And thanks Ian for our new “Headers”.  We now have over 50 of your beautiful images to share with our readers.

End of Summer…

Throughout the summer we collected photographs from our readers both on and from our Facebook site.

[Click to Enlarge]

Sue Proskey March “What a great day”.

Sue Marsh, © 2010

Andy King shares his photographs of the 2010 Kingston Poker Run.

Andy King, © 2010 

Kathy Parker writes:  “This photo was taken by my daughter after leaving Gananoque”. September 1, 2010


Ms. Parker, © 2010

“The Rift or the Lost Channel is a kayakers dream.  The water can go from two feet to fifty feet with a quick cut of the paddle”. by Hailie Suk

Hailie Suk, © 2010

“A view from the veranda at Boldt Castle” by Hailie Suk.  Hailie is a high school student living in Western NY.


Hailie Suk, © 2010

Hope Marshall’s “Down by the River”

Hope Marshall, © 2010
“Mum and twenty-three” by Mary Crawford

Mary Crawford, © 2010 


Janet Sullins, “Pondering Lift Off”

Janet Sullins, © 2010

Clinton Textor, “Early morning ride”

Clinton Textor, © 2010
Mary Crawford’s “Morning tea, ship, castle and me”
Mary Crawford, © 2010
“Boys, Ice Cream, and a Boat Ride” by Jeffrey Staples 
J. Staples,  © 2010

Cook Island’s summer residents

And we conclude with a letter written by Jonathan Worlsey from Cook Island (East of Grenadier)…  

Our annual summer on the Thousand Islands was slightly different this year as we were entertained by a family of osprey’s!  We live on a charming island to the east of Grenadier Island with views of the marshes to one side and the St Lawrence the other.  This year the ospreys adopted our chimney and built an enormous nest and so we learnt to live with our feathered friends.  A few stunning pictures show these majestic birds close-up.”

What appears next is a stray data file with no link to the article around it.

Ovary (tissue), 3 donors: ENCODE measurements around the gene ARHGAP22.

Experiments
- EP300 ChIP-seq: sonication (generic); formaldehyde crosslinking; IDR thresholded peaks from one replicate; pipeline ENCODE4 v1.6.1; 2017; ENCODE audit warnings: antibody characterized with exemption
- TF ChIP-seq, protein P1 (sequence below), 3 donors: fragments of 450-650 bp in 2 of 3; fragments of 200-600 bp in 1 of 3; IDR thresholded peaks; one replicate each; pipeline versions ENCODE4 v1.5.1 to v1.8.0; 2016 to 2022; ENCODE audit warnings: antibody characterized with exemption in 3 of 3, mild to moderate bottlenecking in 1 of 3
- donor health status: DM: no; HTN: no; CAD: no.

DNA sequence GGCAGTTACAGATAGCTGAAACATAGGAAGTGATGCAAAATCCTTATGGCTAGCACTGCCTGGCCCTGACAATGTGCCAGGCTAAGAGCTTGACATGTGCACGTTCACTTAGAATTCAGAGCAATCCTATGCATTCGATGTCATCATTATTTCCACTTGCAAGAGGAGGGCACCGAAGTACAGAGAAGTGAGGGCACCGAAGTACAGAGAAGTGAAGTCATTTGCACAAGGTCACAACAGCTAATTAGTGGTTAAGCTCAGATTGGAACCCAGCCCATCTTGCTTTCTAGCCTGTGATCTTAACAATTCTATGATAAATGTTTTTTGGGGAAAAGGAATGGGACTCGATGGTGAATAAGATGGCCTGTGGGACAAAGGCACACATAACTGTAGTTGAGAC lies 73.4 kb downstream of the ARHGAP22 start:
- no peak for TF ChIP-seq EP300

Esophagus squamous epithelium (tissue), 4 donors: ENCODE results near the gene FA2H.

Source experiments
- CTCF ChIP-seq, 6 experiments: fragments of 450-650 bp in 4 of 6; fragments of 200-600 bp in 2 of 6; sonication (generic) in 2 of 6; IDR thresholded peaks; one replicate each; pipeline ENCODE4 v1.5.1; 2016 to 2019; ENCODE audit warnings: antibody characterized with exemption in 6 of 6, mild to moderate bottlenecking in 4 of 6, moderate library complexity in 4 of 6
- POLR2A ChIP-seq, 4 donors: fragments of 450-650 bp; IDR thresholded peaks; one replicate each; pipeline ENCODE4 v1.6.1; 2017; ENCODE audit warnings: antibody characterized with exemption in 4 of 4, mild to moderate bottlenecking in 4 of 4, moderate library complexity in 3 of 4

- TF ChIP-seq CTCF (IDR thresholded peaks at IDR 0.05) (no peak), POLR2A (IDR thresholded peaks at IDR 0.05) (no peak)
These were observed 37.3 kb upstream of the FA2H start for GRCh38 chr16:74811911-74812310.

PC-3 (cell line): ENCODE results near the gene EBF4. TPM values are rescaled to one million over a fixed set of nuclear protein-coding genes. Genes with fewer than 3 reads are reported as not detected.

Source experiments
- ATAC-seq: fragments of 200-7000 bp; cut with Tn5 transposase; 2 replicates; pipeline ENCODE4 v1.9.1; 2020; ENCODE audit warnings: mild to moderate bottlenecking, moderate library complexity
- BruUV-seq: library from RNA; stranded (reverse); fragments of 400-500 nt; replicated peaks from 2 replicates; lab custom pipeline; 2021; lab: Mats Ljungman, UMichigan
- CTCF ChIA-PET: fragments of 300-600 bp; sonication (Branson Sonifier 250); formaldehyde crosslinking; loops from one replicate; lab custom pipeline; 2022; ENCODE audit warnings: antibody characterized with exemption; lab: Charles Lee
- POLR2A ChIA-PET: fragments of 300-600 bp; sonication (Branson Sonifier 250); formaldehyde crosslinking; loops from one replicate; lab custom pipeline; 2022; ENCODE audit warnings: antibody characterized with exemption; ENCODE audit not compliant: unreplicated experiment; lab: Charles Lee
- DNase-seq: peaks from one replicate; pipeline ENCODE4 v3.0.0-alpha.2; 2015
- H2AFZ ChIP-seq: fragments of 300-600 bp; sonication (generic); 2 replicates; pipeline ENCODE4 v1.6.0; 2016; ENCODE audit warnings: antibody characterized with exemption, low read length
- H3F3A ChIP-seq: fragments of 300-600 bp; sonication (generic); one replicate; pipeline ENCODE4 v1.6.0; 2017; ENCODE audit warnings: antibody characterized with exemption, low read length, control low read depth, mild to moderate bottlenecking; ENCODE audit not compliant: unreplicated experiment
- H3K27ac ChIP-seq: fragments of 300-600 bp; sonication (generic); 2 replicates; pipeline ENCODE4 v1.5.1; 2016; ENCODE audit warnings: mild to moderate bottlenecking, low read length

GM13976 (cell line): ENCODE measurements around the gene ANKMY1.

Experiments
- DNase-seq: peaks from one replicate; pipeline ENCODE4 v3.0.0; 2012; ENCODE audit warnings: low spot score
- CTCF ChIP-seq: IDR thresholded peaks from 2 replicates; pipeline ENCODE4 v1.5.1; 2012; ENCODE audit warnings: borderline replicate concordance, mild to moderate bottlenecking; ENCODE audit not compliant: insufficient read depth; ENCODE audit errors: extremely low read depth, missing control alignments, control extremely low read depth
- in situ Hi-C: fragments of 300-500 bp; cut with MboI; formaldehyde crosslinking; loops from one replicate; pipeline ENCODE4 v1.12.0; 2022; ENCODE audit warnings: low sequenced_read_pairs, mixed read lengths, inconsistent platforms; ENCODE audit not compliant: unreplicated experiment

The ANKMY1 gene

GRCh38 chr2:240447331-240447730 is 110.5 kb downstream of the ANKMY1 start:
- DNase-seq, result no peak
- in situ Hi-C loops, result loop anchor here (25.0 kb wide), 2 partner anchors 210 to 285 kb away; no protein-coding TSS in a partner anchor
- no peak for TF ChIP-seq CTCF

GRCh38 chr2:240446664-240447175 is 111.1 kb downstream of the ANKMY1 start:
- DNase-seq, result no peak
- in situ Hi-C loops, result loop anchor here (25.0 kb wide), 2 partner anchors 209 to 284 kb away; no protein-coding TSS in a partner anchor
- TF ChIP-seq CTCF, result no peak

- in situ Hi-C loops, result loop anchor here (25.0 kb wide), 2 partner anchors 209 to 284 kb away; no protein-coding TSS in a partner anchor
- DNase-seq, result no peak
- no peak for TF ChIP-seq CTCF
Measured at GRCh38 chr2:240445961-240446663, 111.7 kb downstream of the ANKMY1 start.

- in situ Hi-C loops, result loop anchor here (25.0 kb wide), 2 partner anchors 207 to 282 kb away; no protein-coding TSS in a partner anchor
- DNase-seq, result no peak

“A little background on the Osprey ‘Pandion haliaetu’.   Found in every continent of world but Antarctica – Wide spread distribution throughout Ontario, high concentrations along St Lawrence  –  Populations bounced back after pesticide DDT in 60-70's stopped  –   Feeds almost exclusively on fish  –  Feet designed for holding slippery fish two toes foreword two backward, spiny soles, only raptor whose talons can turn backwards  –  Male does most of hunting for family, but will occasionally, also incubate eggs – Female usually lays  3 eggs –  Migrates south in the fall (Sept - October) to Florida, Mexico and as far as Argentina.  Some birds stay in the Thousand Islands throughout winter.” 

[Click to Enlarge]

J. Worlsey, © 2010 J. Worlsey, © 2010 J. Worlsey, © 2010
This is me on the roof trying not to be attacked by the Mom and checking on the nest. Adult ospreys sitting on the wireless antennae and chimney. Adult osprey in flight and landing on antennae.
J. Worlsey, © 2010 J. Worlsey, © 2010 J. Worlsey, © 2010
The chick in the nest. The shock from chick osprey on seeing me.

The chick a month later with Mom on attack!

By Susan W. Smith,


Please feel free to leave comments about this article using the form below. Comments are moderated and we do not accept comments that contain links. As per our privacy policy, your email address will not be shared and is inaccessible even to us. For general comments, please email the editor.


Lynda Crothers
Comment by: Lynda Crothers ( )
Left at: 7:59 AM Wednesday, September 15, 2010
Thank You once again , a wonderful read. We moved to Wolf Island end of August. Our youngest son brought our sailboat up the canal system , walked out so far in the St. Lawrence and snorkled the area. Just love watching the ships go by they stop the grass cutting and the painting. Thousand Islands very much a bit of heaven.
Dick Withington
Comment by: Dick Withington ( )
Left at: 8:09 PM Thursday, September 16, 2010
Great article!. It is so refreshing to see that our friends and neighbors see the River and its natural inhabitants through the same eyes. Each sees a little different viewpoint, but the big picture is the same,....the River community is made up of people who appreciate nature. Love the pictures. Dick
Al Bickerton
Comment by: Al Bickerton ( )
Left at: 9:08 PM Sunday, September 19, 2010
Congratulations to Ian Corristine on his incredible rise to success. Thanks Ian for allowing me to buy your first books by the case to give as gifts to clients (mostly in Toronto and many of whom, barely knew where our precious Islands are - but they sure do now). Now that I've retired, we have your latest adorning our coffee table as we look out across the RIver to the South. It's beautiful all year round!!
All the best and stay young!!
Al Bickerton